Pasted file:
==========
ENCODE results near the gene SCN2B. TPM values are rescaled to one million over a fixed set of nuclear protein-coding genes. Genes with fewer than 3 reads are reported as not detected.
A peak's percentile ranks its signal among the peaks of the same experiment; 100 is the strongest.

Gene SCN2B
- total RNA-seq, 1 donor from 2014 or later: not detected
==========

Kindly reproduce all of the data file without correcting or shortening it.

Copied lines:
ENCODE results near the gene SCN2B. TPM values are rescaled to one million over a fixed set of nuclear protein-coding genes. Genes with fewer than 3 reads are reported as not detected.
A peak's percentile ranks its signal among the peaks of the same experiment; 100 is the strongest.

Gene SCN2B
- total RNA-seq, 1 donor from 2014 or later: not detected